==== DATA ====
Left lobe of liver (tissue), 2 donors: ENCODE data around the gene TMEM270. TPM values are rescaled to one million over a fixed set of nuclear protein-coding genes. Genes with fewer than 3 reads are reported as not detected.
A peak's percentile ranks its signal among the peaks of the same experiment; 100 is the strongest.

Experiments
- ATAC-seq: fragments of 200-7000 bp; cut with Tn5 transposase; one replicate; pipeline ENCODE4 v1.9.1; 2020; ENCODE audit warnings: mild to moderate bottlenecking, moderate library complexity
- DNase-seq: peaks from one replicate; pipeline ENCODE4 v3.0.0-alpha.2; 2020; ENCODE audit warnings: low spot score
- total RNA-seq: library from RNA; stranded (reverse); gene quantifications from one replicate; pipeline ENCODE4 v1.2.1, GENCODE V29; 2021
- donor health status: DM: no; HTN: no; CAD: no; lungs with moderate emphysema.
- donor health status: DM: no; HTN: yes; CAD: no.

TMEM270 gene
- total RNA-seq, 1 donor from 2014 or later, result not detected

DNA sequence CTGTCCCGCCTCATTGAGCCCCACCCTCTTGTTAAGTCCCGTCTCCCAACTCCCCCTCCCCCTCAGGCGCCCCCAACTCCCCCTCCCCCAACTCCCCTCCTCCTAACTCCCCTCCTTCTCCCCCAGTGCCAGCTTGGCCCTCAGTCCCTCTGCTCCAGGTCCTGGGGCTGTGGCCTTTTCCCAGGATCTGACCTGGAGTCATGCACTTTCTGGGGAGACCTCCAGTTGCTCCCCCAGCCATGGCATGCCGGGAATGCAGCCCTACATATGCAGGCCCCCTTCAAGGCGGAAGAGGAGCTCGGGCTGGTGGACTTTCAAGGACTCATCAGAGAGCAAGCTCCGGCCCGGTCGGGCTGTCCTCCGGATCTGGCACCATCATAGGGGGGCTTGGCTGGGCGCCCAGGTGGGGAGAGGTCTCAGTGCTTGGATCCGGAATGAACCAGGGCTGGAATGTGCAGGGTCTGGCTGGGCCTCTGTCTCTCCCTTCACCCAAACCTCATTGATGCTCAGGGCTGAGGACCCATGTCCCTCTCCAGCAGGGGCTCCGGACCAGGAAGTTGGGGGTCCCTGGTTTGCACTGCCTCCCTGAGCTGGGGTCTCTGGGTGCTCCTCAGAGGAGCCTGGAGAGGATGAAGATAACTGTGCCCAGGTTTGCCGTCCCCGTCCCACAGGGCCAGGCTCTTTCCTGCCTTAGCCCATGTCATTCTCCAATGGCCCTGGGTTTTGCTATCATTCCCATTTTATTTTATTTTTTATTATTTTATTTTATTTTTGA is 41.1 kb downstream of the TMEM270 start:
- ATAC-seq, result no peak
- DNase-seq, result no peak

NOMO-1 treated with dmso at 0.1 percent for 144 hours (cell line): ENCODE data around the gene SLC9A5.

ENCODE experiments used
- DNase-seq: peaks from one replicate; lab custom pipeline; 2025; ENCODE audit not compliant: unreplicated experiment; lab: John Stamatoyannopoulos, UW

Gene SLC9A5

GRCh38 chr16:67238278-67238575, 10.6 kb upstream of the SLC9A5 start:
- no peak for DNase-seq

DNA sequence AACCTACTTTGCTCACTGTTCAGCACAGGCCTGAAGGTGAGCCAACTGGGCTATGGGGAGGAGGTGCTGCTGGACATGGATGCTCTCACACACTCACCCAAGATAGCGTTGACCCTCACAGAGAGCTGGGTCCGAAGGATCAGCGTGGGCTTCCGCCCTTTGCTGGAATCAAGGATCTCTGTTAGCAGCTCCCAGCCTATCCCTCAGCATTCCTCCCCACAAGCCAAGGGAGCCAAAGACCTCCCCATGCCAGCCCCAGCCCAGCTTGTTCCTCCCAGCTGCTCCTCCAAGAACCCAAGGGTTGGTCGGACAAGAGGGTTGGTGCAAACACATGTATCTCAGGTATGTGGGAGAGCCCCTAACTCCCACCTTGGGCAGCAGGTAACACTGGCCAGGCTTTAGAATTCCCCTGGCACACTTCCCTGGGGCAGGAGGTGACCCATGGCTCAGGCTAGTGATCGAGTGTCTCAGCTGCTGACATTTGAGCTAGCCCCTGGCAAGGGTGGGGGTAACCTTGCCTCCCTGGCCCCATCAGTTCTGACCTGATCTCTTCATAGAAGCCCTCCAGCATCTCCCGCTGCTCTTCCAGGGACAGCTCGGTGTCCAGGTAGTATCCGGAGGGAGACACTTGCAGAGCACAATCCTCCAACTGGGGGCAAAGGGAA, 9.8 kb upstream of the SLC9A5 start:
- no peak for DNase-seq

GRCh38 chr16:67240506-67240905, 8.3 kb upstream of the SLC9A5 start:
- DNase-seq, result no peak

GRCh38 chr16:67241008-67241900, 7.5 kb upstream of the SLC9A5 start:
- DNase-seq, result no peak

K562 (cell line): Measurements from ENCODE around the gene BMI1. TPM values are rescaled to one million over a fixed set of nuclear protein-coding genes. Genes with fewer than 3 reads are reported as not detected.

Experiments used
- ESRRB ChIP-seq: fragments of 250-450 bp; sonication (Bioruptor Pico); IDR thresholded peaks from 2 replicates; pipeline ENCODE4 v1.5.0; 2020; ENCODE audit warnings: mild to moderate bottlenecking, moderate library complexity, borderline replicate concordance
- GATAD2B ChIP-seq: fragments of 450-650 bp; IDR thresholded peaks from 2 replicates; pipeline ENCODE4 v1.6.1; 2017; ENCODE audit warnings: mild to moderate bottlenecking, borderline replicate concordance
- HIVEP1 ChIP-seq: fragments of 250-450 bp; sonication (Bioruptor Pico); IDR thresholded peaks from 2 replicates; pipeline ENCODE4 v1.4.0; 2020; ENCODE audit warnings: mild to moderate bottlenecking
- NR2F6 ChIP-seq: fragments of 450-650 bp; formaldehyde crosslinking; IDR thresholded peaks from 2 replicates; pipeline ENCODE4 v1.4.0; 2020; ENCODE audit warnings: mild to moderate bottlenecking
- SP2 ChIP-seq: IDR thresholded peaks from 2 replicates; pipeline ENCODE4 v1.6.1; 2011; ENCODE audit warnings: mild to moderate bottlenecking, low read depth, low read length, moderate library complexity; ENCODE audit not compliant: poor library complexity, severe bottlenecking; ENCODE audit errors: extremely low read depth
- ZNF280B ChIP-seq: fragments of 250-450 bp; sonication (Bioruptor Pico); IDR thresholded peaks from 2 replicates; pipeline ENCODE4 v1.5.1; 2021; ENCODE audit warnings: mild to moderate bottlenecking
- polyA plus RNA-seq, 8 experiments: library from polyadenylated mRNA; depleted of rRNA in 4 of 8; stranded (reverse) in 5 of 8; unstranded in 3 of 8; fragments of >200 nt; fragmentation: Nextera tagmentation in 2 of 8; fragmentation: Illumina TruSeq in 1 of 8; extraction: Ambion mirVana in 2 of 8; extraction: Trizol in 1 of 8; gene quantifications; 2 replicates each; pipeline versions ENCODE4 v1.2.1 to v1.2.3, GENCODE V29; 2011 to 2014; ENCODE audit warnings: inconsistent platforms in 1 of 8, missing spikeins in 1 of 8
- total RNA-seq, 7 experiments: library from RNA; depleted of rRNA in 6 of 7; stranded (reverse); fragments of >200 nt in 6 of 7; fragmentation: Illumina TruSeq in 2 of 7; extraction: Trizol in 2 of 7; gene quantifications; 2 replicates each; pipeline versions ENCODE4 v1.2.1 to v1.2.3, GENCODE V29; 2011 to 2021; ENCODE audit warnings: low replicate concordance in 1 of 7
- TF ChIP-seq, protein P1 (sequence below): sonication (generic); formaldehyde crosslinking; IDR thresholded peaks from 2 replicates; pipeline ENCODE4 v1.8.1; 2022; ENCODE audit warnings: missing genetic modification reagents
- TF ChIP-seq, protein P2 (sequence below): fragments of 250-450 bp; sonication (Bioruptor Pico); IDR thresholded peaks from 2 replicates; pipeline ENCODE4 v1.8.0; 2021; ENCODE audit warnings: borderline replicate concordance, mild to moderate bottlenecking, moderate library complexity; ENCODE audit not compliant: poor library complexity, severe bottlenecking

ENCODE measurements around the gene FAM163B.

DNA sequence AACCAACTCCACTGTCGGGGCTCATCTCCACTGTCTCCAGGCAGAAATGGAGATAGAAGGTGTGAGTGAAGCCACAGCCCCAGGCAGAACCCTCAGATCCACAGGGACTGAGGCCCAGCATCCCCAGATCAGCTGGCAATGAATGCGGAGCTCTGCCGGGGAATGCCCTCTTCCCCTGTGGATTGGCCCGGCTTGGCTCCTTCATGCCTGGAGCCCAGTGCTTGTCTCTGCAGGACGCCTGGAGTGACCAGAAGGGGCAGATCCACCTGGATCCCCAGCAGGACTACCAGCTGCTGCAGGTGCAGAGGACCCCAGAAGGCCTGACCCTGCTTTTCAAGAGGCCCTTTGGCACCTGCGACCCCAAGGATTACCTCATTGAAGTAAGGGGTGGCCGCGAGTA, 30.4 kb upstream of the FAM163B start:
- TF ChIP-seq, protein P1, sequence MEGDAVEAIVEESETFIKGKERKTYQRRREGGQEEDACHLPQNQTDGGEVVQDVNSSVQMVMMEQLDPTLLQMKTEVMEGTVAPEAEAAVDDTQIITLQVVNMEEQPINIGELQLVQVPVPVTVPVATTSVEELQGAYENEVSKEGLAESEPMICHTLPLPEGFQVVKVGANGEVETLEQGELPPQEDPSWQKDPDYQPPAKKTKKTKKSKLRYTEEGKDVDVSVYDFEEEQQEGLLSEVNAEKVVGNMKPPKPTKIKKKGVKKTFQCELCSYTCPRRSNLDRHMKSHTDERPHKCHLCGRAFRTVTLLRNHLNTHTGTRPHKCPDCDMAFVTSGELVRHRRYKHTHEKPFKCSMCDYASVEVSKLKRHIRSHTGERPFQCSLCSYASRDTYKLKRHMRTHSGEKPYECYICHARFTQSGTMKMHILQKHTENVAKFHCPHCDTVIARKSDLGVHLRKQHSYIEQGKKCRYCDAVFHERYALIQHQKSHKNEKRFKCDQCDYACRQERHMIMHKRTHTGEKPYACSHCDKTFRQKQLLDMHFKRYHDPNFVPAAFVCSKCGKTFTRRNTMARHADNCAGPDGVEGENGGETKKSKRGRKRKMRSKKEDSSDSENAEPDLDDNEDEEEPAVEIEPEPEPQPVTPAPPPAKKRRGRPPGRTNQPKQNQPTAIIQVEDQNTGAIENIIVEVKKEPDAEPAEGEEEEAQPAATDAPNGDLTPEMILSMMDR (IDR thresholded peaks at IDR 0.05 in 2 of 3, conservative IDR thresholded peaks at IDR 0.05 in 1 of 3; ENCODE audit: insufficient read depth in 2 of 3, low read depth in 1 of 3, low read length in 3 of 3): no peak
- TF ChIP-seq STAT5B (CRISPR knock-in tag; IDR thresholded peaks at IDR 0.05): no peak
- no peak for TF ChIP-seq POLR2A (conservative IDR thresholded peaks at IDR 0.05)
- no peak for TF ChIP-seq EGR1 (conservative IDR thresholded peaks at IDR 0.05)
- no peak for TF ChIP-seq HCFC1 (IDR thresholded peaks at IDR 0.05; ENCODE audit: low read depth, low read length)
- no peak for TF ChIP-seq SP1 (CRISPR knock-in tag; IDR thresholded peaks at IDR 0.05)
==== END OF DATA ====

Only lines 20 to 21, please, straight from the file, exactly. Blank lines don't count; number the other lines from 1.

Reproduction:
DNA sequence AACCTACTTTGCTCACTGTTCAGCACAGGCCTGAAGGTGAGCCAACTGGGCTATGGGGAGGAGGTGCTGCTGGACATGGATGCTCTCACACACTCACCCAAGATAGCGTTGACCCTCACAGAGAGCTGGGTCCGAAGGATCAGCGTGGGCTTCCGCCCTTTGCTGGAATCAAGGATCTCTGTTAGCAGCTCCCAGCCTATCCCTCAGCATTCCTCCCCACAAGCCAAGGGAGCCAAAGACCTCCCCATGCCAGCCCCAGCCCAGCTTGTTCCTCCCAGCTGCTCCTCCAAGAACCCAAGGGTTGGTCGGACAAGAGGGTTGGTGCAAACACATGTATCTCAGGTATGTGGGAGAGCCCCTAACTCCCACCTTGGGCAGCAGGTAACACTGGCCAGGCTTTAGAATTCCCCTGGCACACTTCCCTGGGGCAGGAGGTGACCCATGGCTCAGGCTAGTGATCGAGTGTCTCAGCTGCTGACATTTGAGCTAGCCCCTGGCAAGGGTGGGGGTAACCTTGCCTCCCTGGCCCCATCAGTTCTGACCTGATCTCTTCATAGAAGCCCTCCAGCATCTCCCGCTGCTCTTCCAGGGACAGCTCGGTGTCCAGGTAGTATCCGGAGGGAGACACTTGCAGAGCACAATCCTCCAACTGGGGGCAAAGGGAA, 9.8 kb upstream of the SLC9A5 start:
- no peak for DNase-seq